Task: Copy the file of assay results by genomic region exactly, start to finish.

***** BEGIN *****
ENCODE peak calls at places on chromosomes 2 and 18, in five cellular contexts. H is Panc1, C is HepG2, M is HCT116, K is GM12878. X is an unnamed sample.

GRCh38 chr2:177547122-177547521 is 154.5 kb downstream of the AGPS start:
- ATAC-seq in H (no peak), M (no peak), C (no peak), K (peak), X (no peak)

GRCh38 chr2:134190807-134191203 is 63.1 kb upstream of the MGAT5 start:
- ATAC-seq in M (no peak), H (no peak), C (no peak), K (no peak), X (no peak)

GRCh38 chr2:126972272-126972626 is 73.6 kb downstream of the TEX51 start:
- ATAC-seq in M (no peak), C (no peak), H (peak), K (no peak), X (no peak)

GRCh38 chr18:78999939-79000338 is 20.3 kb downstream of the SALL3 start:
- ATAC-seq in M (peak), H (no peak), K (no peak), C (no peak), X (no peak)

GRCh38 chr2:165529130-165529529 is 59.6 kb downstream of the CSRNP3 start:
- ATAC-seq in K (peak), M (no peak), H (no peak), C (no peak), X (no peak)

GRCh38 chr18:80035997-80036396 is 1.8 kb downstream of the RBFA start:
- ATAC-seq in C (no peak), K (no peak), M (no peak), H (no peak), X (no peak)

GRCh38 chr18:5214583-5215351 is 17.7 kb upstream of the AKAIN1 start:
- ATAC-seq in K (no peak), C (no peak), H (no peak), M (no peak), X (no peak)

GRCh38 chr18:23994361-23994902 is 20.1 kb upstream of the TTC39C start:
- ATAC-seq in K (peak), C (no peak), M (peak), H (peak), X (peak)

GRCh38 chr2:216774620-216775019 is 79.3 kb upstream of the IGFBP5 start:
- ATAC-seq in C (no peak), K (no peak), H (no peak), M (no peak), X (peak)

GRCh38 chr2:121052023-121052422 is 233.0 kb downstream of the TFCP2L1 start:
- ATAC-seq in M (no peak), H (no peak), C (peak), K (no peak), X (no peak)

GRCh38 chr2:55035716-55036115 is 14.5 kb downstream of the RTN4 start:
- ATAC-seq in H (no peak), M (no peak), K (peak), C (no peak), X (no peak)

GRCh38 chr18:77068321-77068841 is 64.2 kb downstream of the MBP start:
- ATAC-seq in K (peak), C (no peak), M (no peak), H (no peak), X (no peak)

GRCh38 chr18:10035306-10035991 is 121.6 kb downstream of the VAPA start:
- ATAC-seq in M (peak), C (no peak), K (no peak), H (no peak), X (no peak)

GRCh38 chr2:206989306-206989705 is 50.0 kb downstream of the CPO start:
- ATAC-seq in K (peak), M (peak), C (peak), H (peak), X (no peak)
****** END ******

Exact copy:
ENCODE peak calls at places on chromosomes 2 and 18, in five cellular contexts. H is Panc1, C is HepG2, M is HCT116, K is GM12878. X is an unnamed sample.

GRCh38 chr2:177547122-177547521 is 154.5 kb downstream of the AGPS start:
- ATAC-seq in H (no peak), M (no peak), C (no peak), K (peak), X (no peak)

GRCh38 chr2:134190807-134191203 is 63.1 kb upstream of the MGAT5 start:
- ATAC-seq in M (no peak), H (no peak), C (no peak), K (no peak), X (no peak)

GRCh38 chr2:126972272-126972626 is 73.6 kb downstream of the TEX51 start:
- ATAC-seq in M (no peak), C (no peak), H (peak), K (no peak), X (no peak)

GRCh38 chr18:78999939-79000338 is 20.3 kb downstream of the SALL3 start:
- ATAC-seq in M (peak), H (no peak), K (no peak), C (no peak), X (no peak)

GRCh38 chr2:165529130-165529529 is 59.6 kb downstream of the CSRNP3 start:
- ATAC-seq in K (peak), M (no peak), H (no peak), C (no peak), X (no peak)

GRCh38 chr18:80035997-80036396 is 1.8 kb downstream of the RBFA start:
- ATAC-seq in C (no peak), K (no peak), M (no peak), H (no peak), X (no peak)

GRCh38 chr18:5214583-5215351 is 17.7 kb upstream of the AKAIN1 start:
- ATAC-seq in K (no peak), C (no peak), H (no peak), M (no peak), X (no peak)

GRCh38 chr18:23994361-23994902 is 20.1 kb upstream of the TTC39C start:
- ATAC-seq in K (peak), C (no peak), M (peak), H (peak), X (peak)

GRCh38 chr2:216774620-216775019 is 79.3 kb upstream of the IGFBP5 start:
- ATAC-seq in C (no peak), K (no peak), H (no peak), M (no peak), X (peak)

GRCh38 chr2:121052023-121052422 is 233.0 kb downstream of the TFCP2L1 start:
- ATAC-seq in M (no peak), H (no peak), C (peak), K (no peak), X (no peak)

GRCh38 chr2:55035716-55036115 is 14.5 kb downstream of the RTN4 start:
- ATAC-seq in H (no peak), M (no peak), K (peak), C (no peak), X (no peak)

GRCh38 chr18:77068321-77068841 is 64.2 kb downstream of the MBP start:
- ATAC-seq in K (peak), C (no peak), M (no peak), H (no peak), X (no peak)

GRCh38 chr18:10035306-10035991 is 121.6 kb downstream of the VAPA start:
- ATAC-seq in M (peak), C (no peak), K (no peak), H (no peak), X (no peak)

GRCh38 chr2:206989306-206989705 is 50.0 kb downstream of the CPO start:
- ATAC-seq in K (peak), M (peak), C (peak), H (peak), X (no peak)